The State government on Thursday informed the Kerala High Court that though it had accepted in principle the recommendation of the Law Commission to have two separate wings such as ‘law and order’ and ‘crime investigation’ in police, it could not be implemented overnight.
In an affidavit filed in reply to a writ petition seeking to implement the recommendation, the Home Department said that the government had to take into account manpower, availability of vehicles and other infrastructure before implementing the recommendation. The government had appointed Prem Shankar, former Director of Kerala Police Academy, to study and submit a report on the administrative, practical and financial aspects of such a bifurcation. Appropriate steps would be taken without delay on receiving his report.
The petition was filed by R. Gokul Prasad of Palakkad.
The affidavit said the law and order duties and crime investigation could not be separated in a watertight manner. Vehicle and other infrastructure should be found out. The complaint that the Police Department was understaffed and overburdened could be remedied by separating law and order and providing adequate manpower for investigation.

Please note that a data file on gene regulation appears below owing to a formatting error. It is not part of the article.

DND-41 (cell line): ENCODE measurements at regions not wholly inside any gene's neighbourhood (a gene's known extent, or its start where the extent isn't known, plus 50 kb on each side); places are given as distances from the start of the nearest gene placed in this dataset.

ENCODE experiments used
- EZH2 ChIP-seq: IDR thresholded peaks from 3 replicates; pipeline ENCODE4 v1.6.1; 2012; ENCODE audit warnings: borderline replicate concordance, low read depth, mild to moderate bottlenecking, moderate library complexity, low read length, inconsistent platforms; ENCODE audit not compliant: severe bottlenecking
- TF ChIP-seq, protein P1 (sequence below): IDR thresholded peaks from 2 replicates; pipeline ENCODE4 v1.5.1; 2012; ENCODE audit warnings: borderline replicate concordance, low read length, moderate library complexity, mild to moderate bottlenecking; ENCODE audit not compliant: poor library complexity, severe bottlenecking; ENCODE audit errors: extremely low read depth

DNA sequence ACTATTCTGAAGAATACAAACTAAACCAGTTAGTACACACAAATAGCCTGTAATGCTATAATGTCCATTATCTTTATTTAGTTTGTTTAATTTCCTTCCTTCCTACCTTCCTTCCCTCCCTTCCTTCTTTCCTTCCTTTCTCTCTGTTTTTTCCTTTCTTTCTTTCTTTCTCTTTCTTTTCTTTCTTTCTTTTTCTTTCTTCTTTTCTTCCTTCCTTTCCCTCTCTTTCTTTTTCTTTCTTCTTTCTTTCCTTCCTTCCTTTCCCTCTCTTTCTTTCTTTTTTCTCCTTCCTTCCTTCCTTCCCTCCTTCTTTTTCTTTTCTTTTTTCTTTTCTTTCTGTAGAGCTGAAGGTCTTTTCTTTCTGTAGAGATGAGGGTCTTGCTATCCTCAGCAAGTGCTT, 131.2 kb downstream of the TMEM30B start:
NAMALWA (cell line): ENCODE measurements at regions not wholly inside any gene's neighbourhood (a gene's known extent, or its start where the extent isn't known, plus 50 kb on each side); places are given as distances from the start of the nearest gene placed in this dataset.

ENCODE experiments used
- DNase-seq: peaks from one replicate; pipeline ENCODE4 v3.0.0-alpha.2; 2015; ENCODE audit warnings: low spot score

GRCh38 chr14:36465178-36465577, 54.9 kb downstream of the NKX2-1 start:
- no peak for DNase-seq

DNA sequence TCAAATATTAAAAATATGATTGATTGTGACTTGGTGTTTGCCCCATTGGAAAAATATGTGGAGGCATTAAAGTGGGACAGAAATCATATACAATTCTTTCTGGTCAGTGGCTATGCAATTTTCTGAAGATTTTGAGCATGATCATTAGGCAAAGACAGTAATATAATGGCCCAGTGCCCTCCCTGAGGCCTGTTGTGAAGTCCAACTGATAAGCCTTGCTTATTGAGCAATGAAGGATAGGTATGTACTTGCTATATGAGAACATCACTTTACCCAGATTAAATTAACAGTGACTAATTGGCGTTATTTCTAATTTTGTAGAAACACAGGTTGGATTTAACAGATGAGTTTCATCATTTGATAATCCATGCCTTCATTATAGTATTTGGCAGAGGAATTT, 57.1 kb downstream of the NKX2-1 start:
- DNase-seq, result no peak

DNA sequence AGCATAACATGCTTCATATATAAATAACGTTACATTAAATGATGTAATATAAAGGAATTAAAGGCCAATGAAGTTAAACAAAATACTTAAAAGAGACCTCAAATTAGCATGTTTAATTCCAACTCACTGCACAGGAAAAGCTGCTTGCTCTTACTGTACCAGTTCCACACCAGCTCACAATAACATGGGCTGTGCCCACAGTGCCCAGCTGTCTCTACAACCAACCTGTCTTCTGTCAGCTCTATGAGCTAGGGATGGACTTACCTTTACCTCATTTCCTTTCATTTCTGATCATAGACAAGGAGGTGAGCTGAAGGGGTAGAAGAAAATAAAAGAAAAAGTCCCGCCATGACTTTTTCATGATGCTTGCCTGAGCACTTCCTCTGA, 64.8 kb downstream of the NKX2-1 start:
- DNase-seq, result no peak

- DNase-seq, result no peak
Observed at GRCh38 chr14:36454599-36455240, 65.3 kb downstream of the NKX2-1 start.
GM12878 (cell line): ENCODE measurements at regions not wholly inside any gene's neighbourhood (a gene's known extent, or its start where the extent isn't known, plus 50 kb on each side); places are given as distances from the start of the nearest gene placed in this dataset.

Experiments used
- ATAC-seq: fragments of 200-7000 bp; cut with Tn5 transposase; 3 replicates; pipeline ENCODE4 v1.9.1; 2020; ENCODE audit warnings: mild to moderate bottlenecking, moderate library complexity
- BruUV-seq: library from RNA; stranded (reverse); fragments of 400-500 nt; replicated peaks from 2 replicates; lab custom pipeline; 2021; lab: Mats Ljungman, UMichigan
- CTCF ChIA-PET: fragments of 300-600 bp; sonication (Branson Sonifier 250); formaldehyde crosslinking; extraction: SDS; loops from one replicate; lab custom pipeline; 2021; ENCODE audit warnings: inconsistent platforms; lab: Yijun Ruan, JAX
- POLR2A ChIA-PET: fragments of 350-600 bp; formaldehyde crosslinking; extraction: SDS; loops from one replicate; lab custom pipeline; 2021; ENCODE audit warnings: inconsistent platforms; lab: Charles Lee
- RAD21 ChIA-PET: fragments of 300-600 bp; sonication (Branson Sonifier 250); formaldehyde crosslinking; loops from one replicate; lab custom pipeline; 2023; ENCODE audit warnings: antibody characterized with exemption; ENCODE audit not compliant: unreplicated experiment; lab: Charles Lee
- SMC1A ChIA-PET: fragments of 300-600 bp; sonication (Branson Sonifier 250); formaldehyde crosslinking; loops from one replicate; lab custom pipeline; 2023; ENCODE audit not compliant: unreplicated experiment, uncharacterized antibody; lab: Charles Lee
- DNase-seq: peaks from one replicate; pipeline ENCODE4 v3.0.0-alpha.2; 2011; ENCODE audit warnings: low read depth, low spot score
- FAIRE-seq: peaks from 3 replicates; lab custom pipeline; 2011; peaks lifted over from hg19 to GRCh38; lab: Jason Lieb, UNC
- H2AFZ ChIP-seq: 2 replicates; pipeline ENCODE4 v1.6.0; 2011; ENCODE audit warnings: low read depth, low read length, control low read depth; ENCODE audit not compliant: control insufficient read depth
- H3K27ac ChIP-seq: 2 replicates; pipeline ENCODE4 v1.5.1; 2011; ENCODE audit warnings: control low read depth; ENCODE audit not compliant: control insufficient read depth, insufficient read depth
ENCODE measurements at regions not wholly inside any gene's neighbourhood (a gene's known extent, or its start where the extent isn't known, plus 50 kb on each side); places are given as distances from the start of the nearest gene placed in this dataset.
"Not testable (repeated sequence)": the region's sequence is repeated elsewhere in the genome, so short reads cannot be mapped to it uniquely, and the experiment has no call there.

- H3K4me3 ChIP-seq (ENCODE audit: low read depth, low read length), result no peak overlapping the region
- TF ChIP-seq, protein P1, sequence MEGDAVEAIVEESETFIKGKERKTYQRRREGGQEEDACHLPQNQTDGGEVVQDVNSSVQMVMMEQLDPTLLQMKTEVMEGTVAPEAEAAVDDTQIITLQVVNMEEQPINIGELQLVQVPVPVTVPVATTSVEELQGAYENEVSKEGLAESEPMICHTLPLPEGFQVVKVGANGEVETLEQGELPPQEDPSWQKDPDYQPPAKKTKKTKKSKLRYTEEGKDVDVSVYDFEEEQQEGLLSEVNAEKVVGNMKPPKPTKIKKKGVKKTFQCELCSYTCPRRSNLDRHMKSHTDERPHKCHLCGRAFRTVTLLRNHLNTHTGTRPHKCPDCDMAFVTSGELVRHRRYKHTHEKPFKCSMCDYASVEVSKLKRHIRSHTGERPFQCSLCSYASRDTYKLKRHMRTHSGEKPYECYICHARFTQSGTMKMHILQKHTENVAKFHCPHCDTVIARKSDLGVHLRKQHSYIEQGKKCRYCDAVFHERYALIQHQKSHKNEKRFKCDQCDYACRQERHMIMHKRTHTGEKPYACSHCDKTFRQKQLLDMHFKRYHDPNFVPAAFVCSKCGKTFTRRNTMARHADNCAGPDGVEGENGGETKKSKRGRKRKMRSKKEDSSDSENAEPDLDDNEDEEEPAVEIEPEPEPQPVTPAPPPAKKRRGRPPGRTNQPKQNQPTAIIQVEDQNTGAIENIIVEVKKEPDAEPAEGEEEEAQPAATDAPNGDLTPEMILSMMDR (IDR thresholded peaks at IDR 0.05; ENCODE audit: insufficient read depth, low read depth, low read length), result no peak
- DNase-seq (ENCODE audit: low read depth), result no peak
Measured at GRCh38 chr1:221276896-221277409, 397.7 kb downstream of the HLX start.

The affidavit added that law and order and investigation wings in a police station was commendable. However, the basic problem was shortage of manpower in the department. In the existing system, there were provisions for the investigation of grave offences by any senior police official. In fact, a distinct line of separation existed between law and order enforcing officials and investigating officials. A separate wing for investigation had been functioning in Kochi since January 2006.Legal metrology
The court asked the State government to file an affidavit, responding to a writ petition seeking a directive to the government to ensure that assistant controllers, senior inspectors and inspectors of the Legal Metrology Department wear uniform as prescribed by the law while on duty.
The petition was filed by High Court lawyer Vincent Panikulangara.
According to him, the Kerala Standards of Weights and Measures (Enforcement) Rules made it mandatory for the inspectors to wear the prescribed uniform while on duty, either in the office or field.
He complained that these officials did not wear uniform even when they conducted raids or appear in a court of law. Their counterparts in other States wore uniform.
The court adjourned the hearing in the case to March 3.